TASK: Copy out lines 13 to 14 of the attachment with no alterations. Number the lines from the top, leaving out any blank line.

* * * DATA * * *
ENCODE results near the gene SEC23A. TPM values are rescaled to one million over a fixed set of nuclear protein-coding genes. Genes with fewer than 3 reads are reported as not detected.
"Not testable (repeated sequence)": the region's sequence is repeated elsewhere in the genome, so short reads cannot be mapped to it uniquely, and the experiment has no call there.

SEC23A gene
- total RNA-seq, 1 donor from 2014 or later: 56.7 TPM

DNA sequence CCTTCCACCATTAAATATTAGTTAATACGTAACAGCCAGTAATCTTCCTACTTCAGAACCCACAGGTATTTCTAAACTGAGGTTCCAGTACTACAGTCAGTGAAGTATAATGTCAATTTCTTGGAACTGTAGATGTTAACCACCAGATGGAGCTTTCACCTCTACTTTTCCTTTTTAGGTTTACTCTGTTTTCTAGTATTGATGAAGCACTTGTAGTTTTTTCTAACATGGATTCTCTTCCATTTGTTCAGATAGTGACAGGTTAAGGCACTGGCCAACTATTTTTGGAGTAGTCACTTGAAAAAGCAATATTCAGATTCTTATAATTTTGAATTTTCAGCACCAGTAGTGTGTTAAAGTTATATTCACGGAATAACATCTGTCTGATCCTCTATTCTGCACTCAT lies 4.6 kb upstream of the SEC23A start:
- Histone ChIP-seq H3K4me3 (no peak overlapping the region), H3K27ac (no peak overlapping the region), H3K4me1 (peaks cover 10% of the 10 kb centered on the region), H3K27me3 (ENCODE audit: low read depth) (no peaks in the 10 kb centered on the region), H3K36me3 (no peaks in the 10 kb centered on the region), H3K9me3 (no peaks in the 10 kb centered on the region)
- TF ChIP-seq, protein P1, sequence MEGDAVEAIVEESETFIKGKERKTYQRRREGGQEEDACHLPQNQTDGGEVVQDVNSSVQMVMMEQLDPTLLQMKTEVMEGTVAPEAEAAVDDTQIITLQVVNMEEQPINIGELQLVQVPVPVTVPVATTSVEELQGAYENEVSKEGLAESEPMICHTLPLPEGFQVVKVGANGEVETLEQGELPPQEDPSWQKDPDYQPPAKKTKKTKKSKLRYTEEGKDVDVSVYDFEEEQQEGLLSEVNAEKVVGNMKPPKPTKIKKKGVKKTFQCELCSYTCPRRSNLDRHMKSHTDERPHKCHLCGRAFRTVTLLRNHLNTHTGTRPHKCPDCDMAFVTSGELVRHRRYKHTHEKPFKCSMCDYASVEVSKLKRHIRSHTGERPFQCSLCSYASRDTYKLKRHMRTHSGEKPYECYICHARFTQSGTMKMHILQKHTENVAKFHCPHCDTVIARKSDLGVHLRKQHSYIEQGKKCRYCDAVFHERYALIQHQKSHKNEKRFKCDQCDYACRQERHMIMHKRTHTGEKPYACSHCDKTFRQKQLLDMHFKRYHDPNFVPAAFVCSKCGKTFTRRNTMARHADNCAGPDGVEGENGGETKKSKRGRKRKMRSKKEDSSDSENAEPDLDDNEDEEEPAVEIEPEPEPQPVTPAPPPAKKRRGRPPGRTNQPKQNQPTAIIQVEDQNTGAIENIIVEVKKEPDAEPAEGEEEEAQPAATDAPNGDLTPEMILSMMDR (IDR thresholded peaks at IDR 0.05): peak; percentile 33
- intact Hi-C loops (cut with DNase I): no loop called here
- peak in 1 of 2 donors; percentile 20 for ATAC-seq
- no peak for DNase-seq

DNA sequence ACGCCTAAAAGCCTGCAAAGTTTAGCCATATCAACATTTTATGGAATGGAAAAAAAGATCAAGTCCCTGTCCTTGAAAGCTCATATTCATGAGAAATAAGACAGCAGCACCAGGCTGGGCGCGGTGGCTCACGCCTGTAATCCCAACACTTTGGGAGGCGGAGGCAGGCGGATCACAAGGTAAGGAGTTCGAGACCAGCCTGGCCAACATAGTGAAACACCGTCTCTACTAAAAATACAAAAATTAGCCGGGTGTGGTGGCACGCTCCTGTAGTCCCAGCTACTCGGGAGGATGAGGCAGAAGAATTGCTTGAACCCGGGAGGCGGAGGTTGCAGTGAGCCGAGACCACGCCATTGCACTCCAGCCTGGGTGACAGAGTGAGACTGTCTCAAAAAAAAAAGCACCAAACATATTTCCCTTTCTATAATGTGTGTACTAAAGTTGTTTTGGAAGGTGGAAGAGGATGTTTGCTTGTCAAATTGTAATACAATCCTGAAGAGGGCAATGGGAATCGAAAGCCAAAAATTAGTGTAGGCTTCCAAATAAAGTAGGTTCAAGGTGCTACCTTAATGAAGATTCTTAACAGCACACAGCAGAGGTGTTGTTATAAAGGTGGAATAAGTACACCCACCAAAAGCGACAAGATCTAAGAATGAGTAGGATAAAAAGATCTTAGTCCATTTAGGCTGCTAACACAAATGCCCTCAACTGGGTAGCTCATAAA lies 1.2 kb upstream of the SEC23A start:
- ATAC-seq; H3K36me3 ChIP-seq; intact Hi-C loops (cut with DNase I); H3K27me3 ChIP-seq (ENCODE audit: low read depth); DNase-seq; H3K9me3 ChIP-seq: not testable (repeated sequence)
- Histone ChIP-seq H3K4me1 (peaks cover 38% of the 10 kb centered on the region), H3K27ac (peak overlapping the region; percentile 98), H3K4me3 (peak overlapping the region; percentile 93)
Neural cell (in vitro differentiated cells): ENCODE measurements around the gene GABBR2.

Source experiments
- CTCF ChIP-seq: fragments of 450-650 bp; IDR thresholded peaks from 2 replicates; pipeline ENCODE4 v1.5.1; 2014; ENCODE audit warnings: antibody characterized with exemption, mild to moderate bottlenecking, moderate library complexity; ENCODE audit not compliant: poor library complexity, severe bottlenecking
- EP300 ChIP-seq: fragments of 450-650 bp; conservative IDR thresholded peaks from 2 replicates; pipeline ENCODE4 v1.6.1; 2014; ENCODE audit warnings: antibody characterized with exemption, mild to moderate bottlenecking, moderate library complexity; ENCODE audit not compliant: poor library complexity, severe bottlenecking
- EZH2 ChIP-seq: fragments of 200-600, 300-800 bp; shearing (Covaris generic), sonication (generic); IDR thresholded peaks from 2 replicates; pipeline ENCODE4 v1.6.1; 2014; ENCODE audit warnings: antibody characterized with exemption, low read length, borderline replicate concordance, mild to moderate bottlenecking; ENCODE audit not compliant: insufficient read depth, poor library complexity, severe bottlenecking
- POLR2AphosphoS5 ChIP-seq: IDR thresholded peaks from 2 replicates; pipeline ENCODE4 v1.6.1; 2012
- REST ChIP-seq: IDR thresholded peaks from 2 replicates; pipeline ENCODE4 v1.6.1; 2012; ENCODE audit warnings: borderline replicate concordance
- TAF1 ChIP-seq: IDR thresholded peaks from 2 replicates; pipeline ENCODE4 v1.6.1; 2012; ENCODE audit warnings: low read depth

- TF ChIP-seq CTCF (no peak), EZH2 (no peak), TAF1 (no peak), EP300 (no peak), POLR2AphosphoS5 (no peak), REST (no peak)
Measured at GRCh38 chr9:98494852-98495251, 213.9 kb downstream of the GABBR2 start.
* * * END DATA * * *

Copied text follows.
- Histone ChIP-seq H3K4me1 (peaks cover 38% of the 10 kb centered on the region), H3K27ac (peak overlapping the region; percentile 98), H3K4me3 (peak overlapping the region; percentile 93)
Neural cell (in vitro differentiated cells): ENCODE measurements around the gene GABBR2.